Is the burning symbol of Western civilization a sign?
Three things about this impress me.
1. The windows and skeletal structure and the altar somehow survived. Wood, hay and stubble burns but stone and gold do not. Must be a lesson in that about the test of fire and what endures.
2. Christianity is under attack in the United States and Europe. In 2017 there were 1,045 cases of church vandalism in France. When cemeteries and other sites are taken into consideration, the number of acts of church vandalism rose to 1,063 in 2018. Earlier this year in one week alone, France saw 12 churches vandalized, including attackers attempting to SET FIRE to the church of Saint-Sulpice.
But you dare not question if this was religiously motivated arson. We don’t know one way or the other, but over 2000 incidents in 2 years? Doesn’t that make you think?
3. Dennis Prager, a Jewish radio host, is more prophetic (and courageous) on this subject than most of us who believe in prophecy. Wait till you read this.
NOTRE DAME: AN OMEN
By Dennis Prager
The symbolism of the burning of Notre Dame Cathedral, the most renowned building in Western civilization, the iconic symbol of Western Christendom, is hard to miss.
It is as if God Himself wanted to warn us in the most unmistakable way that Western Christianity is burning — and with it, Western civilization.
Every major Western (and one major non-Western) social and intellectual force has conspired to rid Europe of Christianity and the civilization it produced.
Within the Western world, the French Enlightenment — the intellectual basis of the French Revolution and the modern West — sought to replace Christianity, and religion in general, with secularism rooted in reason. No God, Bible or Ten Commandments is necessary for morality or meaning: reason (and science) will replace them.
The two final deathblows to Christianity in Europe were the world wars. World War I ended most Westerners’ belief in the nation-state and the West. Christianity, already weakened by the Enlightenment, was further weakened by World War I. German Christians were killing millions of French and English Christians, and French and English Christians were killing millions of German Christians. So the argument and sentiment against Christianity went. Then World War II saw even more death on the Christian continent as well as the failure of Catholic and Protestant churches in Nazi Germany to offer even minimal noncompliance with the Nazis’ Jew-hatred.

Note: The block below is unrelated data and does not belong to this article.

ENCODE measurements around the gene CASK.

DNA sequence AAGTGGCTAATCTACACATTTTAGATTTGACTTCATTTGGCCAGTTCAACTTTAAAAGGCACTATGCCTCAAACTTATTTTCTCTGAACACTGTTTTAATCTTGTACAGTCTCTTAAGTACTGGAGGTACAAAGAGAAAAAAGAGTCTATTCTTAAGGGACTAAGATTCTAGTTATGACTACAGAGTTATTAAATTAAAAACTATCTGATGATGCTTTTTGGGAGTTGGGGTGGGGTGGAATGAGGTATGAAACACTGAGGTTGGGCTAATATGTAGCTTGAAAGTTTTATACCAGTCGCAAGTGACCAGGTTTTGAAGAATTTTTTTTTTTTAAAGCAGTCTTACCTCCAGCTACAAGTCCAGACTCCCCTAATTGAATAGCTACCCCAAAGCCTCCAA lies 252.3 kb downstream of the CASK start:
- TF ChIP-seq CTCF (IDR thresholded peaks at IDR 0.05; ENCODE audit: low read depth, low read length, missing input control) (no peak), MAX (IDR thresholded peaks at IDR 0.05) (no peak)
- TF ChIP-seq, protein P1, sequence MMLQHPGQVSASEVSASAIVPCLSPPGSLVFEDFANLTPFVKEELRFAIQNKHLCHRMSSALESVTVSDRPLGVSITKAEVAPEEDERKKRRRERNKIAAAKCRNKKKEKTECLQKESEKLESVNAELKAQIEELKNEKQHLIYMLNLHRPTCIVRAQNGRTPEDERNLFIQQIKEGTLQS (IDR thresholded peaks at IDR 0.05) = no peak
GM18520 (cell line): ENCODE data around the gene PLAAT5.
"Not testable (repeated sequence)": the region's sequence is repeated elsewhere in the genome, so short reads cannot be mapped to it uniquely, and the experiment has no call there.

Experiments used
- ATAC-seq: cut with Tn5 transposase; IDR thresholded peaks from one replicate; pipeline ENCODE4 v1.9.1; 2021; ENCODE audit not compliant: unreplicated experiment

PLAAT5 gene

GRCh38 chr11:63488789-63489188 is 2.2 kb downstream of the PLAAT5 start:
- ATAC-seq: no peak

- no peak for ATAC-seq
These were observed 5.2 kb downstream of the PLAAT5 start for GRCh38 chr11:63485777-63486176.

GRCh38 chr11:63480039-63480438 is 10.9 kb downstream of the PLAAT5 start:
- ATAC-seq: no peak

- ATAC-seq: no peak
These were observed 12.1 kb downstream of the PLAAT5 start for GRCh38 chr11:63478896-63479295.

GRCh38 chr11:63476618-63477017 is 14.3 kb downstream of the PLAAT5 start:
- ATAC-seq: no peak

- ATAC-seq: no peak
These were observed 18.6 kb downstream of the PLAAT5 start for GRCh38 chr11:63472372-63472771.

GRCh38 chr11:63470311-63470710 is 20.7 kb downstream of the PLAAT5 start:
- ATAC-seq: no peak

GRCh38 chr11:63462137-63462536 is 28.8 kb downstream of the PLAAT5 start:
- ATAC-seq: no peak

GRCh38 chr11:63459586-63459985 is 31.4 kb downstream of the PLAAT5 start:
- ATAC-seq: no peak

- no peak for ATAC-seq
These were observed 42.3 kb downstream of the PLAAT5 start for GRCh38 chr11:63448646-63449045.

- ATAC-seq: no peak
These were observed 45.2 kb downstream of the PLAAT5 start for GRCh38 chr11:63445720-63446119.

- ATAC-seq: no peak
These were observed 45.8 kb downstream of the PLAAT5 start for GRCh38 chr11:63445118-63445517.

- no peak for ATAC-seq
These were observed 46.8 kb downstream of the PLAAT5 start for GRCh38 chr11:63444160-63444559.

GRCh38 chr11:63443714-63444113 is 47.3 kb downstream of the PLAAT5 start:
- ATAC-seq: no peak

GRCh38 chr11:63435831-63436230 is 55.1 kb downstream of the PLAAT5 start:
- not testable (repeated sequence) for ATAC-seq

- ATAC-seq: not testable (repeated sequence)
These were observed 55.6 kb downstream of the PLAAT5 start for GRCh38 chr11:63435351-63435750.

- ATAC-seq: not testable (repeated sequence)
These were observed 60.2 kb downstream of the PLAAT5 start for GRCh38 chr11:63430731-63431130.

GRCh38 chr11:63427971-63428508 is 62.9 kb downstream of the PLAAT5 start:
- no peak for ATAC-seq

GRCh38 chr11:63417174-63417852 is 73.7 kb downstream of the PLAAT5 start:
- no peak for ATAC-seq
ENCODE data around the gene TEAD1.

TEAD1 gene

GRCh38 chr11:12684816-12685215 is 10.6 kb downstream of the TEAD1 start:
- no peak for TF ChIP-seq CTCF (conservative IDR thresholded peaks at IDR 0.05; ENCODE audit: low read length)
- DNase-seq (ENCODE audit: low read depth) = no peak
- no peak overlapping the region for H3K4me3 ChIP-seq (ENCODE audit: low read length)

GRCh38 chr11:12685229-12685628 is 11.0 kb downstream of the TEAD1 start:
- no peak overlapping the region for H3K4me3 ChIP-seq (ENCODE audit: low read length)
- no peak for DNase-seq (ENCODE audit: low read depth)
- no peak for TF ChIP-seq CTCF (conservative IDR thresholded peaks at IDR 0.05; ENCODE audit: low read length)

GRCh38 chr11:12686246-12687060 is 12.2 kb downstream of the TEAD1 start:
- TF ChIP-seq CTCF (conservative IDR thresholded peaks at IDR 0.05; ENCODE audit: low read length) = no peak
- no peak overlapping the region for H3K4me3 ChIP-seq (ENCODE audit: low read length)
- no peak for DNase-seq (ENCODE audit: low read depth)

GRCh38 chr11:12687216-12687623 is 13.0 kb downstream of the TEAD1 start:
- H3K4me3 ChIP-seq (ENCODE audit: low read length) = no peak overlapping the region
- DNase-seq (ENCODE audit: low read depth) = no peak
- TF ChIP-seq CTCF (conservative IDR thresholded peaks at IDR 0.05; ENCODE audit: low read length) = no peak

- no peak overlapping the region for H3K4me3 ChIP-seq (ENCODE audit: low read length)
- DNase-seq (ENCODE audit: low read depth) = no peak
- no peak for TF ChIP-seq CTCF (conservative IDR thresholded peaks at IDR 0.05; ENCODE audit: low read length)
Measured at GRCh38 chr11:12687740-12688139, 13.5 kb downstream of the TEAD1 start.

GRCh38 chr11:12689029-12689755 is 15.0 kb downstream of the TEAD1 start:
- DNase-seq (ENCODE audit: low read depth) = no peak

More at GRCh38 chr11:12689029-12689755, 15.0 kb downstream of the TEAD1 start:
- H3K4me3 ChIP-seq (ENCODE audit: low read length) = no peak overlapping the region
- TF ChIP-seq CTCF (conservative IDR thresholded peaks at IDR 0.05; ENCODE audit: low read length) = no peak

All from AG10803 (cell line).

With the end of World War II, every internal Western intellectual doctrine was secular. God, the Bible and religion were regarded at best as innocuous nonsense and at worst as noxious nonsense.
Meanwhile, Europeans brought a non-European ideology into Europe, an ideology that, for more than a thousand years, sought to replace Christianity as the world’s dominant religion. The Europeans, believing in nothing distinctly Christian or Western and believing in the moral and intellectual nonsense known as “multiculturalism” — a doctrine that asserts that all cultures are morally equivalent — saw nothing problematic in bringing millions of Muslims into Europe. They had no idea that most of these people actually wanted to replace Christianity with their religion. They had no idea because, in their ignorance and arrogance, they assumed that because they were secular multiculturalists, everybody else was, too — or would be, once they lived in Europe.
They were wrong, of course. And as a result, the two dominant forces in Europe — secular leftism and Islamism — sought the end of Christianity and the West. (The left believes that protecting Western civilization is equivalent to protecting white supremacy.)
This is not producing a pretty picture. Generally speaking, Islam has not been nearly as kind, tolerant, open, medically or scientifically innovative or intellectually curious as Western civilization (and yes, Nazism and communism were born in the West, but they were anti-Western).
Even without tens of millions of Muslims, post-Christian Europe has not produced a pretty picture. This was predicted in 1834, 100 years before Hitler’s rise, by the great German poet Heinrich Heine, a secular Jew (who later converted to Protestantism, “the ticket of admission into European culture”): “Christianity — and that is its greatest merit — has somewhat mitigated that brutal German love of war, but it could not destroy it. Should that subduing talisman, the cross, be shattered, the frenzied madness of the ancient warriors, that insane Berserk rage of which Nordic bards have spoken and sung so often, will once more burst into flame. This talisman (the cross) is fragile, and the day will come when it will collapse miserably. Then … a play will be performed in Germany which will make the French Revolution look like an innocent idyll.”
European Christians persecuted European Jews, often brutally. But it took a post-Christian ideology, secular Nazism, to produce Auschwitz — just as it took post-Christian communism to produce the Gulag, the Chinese Cultural Revolution and the Ukrainian and Cambodian genocides.
Moreover, Nazism and communism aside, the left’s belief that secular reason can replace God and the Bible turns out to be completely wrong. The alleged citadels of secular reason — the universities — are the most irrational and morally confused institutions in the West.
I don’t know if a worker accidentally or a radical Muslim set fire to Notre Dame Cathedral (as they have scores of other churches around Europe). In terms of what the fire represented, it doesn’t much matter.
What matters is the omen: Europe is burning, just as Notre Dame was.